‘Starting to look like Gibson again.’ Under new ownership, Heritage Guitars aims to restore the luster of the Gibson factory to make it a destination for devotees of handcrafted, American-made guitars.
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Heritage Guitars Inc., the former employee-owned, custom guitar manufacturer that moved into 225 Parsons St. in Kalamazoo when Gibson Guitar left for Nashville 32 years ago, is undergoing a bit of change — at least in terms of its building.
Renovations are underway to the tune of $12 million, spearheaded by new owners Archie Leach and Jeff Nicholson, who bought Heritage Guitars in 2016. They are aiming to turn the factory into a destination for tourists and local residents, while keeping the legacy of Gibson and Heritage alive and well in Kalamazoo.
“It’s starting to look like Gibson again,” said Jim Deurloo, a co-founder of Heritage, who first started working at 225 Parsons in 1958. “It’s now been a year with Archie and Jeff. For the prior 31 years, things weren’t quite so organized.”
With 29 employees — compared to the 1,000 when Deurloo first started building guitars for Gibson — there may be a little more elbow room than there used to be. But even once renovations are done, the building should have the same feel as it did when it was built in 1917, said Pete Farmer, a production supervisor and luthier who has worked at Heritage for nearly 11 years.
“This place is so loaded with history,” Farmer said. “The building should have kind of the same feel when it is all done. The architecture is not too different than it was 100 years ago, so it won’t look brand new. It will be brand new inside, though.”
For the Heritage plant that means, in addition to a freshened up look, music lovers will have the opportunity to see the plant on one of the regular scheduled tours — which are already occurring twice a week — or enjoy a cold one and catch a live show in a courtyard beer garden that is part of the master plan.
HISTORIC FACTORY, 21ST CENTURY DESTINATION
Visitors will also be able to have a bite at a restaurant planned for the adjacent building, rent out event space, take in live music or attend a guitar show on the third floor of the factory. They’ll also be able to peruse an on-site museum on the second floor that will pay homage to not only the history of Gibson and Heritage Guitars, but to Kalamazoo’s music history on the whole.
“The plan is to make this a destination location,” Farmer said. “We want to attract not just guitar players here, but people that are interested in history. And it’s not just the history of the building that will be celebrated, but the history of Kalamazoo.”
A 100-year anniversary celebration is planned for July to celebrate the building’s long history, which dates back to 1917.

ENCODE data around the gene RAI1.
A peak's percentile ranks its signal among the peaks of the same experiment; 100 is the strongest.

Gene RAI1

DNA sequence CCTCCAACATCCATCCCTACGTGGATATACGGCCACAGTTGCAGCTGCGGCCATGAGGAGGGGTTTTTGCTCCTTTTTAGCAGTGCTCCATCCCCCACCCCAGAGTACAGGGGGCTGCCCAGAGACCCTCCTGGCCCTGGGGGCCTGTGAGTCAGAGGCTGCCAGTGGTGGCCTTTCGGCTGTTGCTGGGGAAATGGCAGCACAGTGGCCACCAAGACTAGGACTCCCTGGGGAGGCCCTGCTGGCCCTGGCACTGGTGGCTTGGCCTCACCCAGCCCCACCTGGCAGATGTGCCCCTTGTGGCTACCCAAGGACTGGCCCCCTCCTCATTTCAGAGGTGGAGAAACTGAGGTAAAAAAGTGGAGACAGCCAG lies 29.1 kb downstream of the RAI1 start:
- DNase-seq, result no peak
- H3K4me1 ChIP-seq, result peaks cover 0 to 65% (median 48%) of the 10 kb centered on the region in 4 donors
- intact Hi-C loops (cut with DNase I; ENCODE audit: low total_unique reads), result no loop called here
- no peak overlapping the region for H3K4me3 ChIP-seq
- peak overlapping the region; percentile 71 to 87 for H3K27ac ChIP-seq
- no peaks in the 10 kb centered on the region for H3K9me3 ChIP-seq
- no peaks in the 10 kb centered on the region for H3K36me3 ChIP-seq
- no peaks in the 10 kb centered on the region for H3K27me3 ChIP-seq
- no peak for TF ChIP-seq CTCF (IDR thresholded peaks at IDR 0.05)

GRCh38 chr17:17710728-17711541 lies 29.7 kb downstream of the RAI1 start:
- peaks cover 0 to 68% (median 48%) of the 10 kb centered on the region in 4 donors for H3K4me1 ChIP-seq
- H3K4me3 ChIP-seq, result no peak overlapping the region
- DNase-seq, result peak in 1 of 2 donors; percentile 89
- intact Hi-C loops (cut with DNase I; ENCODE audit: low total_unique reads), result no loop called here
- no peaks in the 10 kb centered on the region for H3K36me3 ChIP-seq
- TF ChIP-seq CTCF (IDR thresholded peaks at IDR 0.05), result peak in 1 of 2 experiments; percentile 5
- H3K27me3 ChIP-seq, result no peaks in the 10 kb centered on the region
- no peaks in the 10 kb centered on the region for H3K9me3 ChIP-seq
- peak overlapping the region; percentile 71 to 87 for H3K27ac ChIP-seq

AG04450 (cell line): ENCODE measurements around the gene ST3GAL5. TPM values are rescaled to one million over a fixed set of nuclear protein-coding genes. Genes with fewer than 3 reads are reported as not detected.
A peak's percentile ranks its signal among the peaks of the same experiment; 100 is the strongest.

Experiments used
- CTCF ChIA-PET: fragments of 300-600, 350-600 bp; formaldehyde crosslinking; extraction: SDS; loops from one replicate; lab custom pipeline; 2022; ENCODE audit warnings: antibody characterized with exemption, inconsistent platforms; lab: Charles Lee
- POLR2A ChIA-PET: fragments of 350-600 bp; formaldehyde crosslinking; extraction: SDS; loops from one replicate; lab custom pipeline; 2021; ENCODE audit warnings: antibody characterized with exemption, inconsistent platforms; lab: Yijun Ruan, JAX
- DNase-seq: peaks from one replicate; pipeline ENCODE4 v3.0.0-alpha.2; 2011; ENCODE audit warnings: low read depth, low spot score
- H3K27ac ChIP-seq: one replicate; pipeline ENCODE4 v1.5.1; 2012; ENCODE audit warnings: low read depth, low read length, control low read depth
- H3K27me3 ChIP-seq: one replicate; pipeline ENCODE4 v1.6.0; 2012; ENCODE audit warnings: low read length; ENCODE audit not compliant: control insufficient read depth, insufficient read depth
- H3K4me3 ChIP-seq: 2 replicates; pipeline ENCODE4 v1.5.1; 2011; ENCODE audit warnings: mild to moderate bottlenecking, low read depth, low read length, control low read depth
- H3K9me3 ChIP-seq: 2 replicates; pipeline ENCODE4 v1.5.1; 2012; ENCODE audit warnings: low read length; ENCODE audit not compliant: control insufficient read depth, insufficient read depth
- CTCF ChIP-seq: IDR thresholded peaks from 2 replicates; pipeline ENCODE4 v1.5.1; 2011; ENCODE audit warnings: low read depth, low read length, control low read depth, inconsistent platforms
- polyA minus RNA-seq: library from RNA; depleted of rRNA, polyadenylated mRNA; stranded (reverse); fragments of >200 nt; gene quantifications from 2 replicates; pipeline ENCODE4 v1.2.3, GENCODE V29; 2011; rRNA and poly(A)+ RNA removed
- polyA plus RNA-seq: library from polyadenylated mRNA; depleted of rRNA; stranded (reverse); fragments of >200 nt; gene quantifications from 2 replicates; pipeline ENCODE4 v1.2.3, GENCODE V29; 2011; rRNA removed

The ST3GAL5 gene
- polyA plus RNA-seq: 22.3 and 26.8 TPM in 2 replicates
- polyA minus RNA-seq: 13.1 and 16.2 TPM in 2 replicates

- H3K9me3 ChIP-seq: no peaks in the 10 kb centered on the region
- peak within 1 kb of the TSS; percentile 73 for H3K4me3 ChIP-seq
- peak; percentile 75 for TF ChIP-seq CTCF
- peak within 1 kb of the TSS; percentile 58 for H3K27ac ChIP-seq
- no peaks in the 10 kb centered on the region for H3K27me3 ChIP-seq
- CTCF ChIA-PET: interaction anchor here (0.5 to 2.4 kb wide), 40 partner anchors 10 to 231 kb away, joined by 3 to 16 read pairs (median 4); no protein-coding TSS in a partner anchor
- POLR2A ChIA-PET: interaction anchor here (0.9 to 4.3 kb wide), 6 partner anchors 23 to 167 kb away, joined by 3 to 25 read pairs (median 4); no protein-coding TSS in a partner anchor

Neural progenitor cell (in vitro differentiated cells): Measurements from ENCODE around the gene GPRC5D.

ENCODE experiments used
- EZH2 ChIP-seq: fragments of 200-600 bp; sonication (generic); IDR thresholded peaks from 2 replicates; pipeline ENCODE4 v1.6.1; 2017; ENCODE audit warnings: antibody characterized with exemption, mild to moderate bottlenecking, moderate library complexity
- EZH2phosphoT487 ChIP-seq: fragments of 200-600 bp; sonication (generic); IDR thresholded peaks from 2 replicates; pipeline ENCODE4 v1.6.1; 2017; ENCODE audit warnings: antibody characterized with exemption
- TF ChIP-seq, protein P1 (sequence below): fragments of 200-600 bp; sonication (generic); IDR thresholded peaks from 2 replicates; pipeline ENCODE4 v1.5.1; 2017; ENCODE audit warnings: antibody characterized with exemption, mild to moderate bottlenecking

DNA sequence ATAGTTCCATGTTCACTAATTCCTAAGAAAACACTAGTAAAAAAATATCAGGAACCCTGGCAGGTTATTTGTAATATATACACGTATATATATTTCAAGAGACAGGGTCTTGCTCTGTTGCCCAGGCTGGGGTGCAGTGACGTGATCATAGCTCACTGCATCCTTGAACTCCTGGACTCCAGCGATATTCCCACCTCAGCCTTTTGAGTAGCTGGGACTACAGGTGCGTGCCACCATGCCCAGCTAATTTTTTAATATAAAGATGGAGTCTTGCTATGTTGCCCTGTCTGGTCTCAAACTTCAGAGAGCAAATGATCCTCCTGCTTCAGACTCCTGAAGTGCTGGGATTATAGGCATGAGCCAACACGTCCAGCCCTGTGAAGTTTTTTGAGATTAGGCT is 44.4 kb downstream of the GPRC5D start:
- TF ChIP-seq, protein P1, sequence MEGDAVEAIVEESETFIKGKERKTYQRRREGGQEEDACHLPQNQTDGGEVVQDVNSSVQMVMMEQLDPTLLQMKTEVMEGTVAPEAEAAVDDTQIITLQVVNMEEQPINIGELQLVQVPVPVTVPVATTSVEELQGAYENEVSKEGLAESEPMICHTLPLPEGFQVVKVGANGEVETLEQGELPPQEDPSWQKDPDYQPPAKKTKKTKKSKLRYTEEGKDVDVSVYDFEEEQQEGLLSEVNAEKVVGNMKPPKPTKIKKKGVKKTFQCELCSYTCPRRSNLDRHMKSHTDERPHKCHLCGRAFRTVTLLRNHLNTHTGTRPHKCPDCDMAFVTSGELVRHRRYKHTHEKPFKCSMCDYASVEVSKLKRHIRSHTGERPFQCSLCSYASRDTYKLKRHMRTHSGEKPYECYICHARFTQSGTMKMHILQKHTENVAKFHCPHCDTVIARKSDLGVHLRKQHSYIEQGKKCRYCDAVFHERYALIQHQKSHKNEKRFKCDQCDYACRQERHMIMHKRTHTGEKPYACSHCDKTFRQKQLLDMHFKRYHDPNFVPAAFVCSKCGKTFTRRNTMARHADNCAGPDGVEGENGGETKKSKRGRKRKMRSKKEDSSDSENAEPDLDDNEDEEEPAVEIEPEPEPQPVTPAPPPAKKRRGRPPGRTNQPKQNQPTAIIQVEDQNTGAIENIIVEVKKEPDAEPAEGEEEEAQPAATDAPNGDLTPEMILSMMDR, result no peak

(Part of that history also is reflected in a current play, “Good Enough,” that focuses on the female luthiers who built Gibson guitars during World War II while many of the male employees were off at war. That production runs through Saturday at Parks Trade Center, 326 W. Kalamazoo Ave.)
Renovations to the historic Gibson plant, which covers 160,000 square feet, are expected to be complete by the end of 2018 or in early 2019.
It’s the next chapter for the Kalamazoo factory shut down in 1984 when Gibson’s new owners moved their headquarters to Nashville, where the company had opened a secondary plant a decade earlier.
RETAINING A LONG, HANDCRAFTED HERITAGE
But Deurloo — who was the last man standing with the key in his hand the day Gibson closed the Parsons plant — and a handful of other former Gibson luthiers decided to launch Heritage Guitars. They chose the name to honor the heritage and all that the factory meant to Kalamazoo.
“The greatest asset when this company was started in ’85 was having 800 displaced guitar makers living in this town,” Farmer said. “Being able to cherry-pick the top out-of-work luthiers, when they opened Heritage, they had some pretty good help. “
As the only major guitar manufacturer in the country that produces high-quality custom guitars in mass quantity, each one done by hand, Heritage is like no other place on earth, Farmer said.
“Everything done here is pretty traditional. There aren’t a lot of technological tools,” he pointed out.
“None of our patterns are laser or etched in Plexiglass. It’s pretty unreal, when you think about what we are able to accomplish, making them all ourselves, pretty much out of wood. We have capabilities that other manufacturers don’t.
“A private luthier could do what we do, but he is not going to be able to make 1,000 guitars per year. We can.”
With new ownership and renovations in the works, growth is inevitable at Heritage. There are already twice as many employees since Leach and Nicholson bought the company a year ago, and the expected growth not only means more guitars being made, but the possibility for future expansion, said Ron Howard, marketing manager for Heritage.
“Once we are done renovating the production area, there are talks of starting up guitar building school in what is serving as the temporary production space,” Howard said, citing one example.
“I think, in our world, it’s not to restore 225 to a building or a place that builds mass production instruments, but it’s to be a place where people will come and understand the history of what the American guitar was all about, and to come and understand the future of hand-crafted American guitars,” Leach said.
VIDEO: The Story of Heritage Guitars
For more about Heritage Guitars, visit heritageguitar.com.
To donate to the “Save the Stack” campaign, visit savethestackkalamazoo.com.
For information about the “Good Enough” play about Kalamazoo’s female luthiers, visit this Facebook page.
PHOTO GALLERY: Heritage Guitars and The Gibson Plant
Photos courtesy of Ryan Boldrey, Heritage Guitars and Kalamazoo Public Library
Copyright 2017, Spins on Music LLC